A Pirate of Her Own
by Kinley MacGregor
(Harper, $5.99, PG-13) ISBN 0-06-108711-4
***
A Pirate of Her Own might have received a better rating had the heroine not been such a letdown. Whether or not it is realistic to place independent women in post-revolutionary America, once the plot was in motion, it became a disappointment to see the heroine in a snit cutting up sails to make curtains or, worse, taking coquette lessons in order to snare her man. It works, too, except, that once she gets him, she really is not so sure she should stay with him.

Serenity James's problems begin in 1793 with publication of an article in her father's newspaper, The Savannah Dispatch, regaling the exploits of a ship's captain involved in freeing impressed sailors from the British navy. Since his identity is unknown, for his protection, she refers to him by his acronym, the Sea Wolf, but reveals just enough to cause the subject of her article to believe she knows his identity. Captain Morgan Drake comes ashore and heads for the newspaper office, intent on silencing the reporter. It's her birthday, and Serenity assumes the pirate appearing in the newspaper offices is a joke gift from an associate.

A series of mistakes and the interference of Jacob Dudley, a fearsome fellow ex-pirate and sailor, result in Serenity being kidnapped and loaded onto the Sea Wolf's ship, without his knowledge. The bulk of this book occurs during Serenity's "imprisonment" on the ship.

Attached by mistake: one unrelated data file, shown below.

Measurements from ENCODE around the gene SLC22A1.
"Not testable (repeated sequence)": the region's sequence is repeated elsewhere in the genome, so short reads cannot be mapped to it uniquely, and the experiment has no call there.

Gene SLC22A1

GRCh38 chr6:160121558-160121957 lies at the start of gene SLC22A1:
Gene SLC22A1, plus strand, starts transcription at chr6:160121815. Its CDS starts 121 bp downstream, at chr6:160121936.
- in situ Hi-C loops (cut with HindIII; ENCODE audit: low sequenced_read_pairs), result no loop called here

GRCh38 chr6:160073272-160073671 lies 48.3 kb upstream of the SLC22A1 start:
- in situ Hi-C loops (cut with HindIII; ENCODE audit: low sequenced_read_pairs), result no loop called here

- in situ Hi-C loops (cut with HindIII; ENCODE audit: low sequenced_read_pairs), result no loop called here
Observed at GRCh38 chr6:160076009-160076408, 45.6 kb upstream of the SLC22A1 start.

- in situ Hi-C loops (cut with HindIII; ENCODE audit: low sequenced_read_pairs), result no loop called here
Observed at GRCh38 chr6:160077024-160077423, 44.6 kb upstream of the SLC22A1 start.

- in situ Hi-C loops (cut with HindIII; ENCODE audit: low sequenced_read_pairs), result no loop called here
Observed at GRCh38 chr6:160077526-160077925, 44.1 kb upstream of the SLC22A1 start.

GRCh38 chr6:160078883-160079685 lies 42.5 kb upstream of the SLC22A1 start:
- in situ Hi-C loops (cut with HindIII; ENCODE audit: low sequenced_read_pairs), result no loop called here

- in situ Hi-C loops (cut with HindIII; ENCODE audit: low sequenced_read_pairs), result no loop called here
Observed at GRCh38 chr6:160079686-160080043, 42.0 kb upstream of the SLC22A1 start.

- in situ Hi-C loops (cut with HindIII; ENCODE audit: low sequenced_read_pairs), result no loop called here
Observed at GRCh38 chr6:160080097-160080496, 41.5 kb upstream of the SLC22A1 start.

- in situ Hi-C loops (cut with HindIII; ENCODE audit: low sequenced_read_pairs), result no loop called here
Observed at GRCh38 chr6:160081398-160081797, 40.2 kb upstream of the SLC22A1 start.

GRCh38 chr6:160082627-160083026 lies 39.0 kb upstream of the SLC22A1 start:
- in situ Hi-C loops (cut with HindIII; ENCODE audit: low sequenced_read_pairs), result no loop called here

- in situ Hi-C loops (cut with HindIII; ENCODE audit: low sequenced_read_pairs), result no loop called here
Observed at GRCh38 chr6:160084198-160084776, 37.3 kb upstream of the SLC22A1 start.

Jake delivers an unconscious Serenity to Morgan's ship, then stays aboard. In the meantime, Jake's loyal, unrelentingly happy wife, Lorelei, spends the remainder of the book at home tending the hearth and awaiting her husband's return. All in a day's, or month's, work, I gather.

After some time at sea, including a sea battle without real drama, Serenity creates a major disturbance when she discovers her hero is indeed a former pirate. She is horrified and treats him with great disdain. After the ship's arrival at the former pirates' Caribbean paradise of Santa Maria, Serenity becomes best friend and confidant of Morgan's deceased wife's sister, Kristen. While Serenity wavers about what she wants from Morgan, Kristen does not. She sets her sights on getting Morgan and Serenity together for the good of her lonely, former brother-in-law.

A Pirate of Her Own has a few elements which point toward a successful piece of romantic fiction: a very sympathetic hero, an attraction between the hero and heroine which initially makes sense, a big conflict between Serenity's desire for a respectable life on land clashing with Morgan's longtime naval background. Morgan emerges as a savvy male, careful to avoid misleading Serenity, caring about men and women equally.

The book's major flaws are the lack of a credible, sympathetic heroine and a terminal case of bad timing. Set in the decade just following the American Revolution, this is no time-travel fantasy, though sometimes I wished it were, as I attempted to make sense of Serenity's actions. After a very strong opening, once aboard Morgan's ship most of Serenity's actions make no sense. And Serenity and Kristen becoming instant fast friends and using Kristen to train her in feminine wiles is improbable and not very interesting.

After dropping veiled hints about his former marriage, the reality is a let-down. Certainly, it was not a situation that would create a tormented hero, despite MacGregor's efforts to do so. How Morgan winds up attracted to Serenity is difficult to fathom.

A Pirate of Her Own is very uneven, though at times it is a fun read. Perhaps the pirate fanciers among us will appreciate this book more than I did.

--Sue Klock


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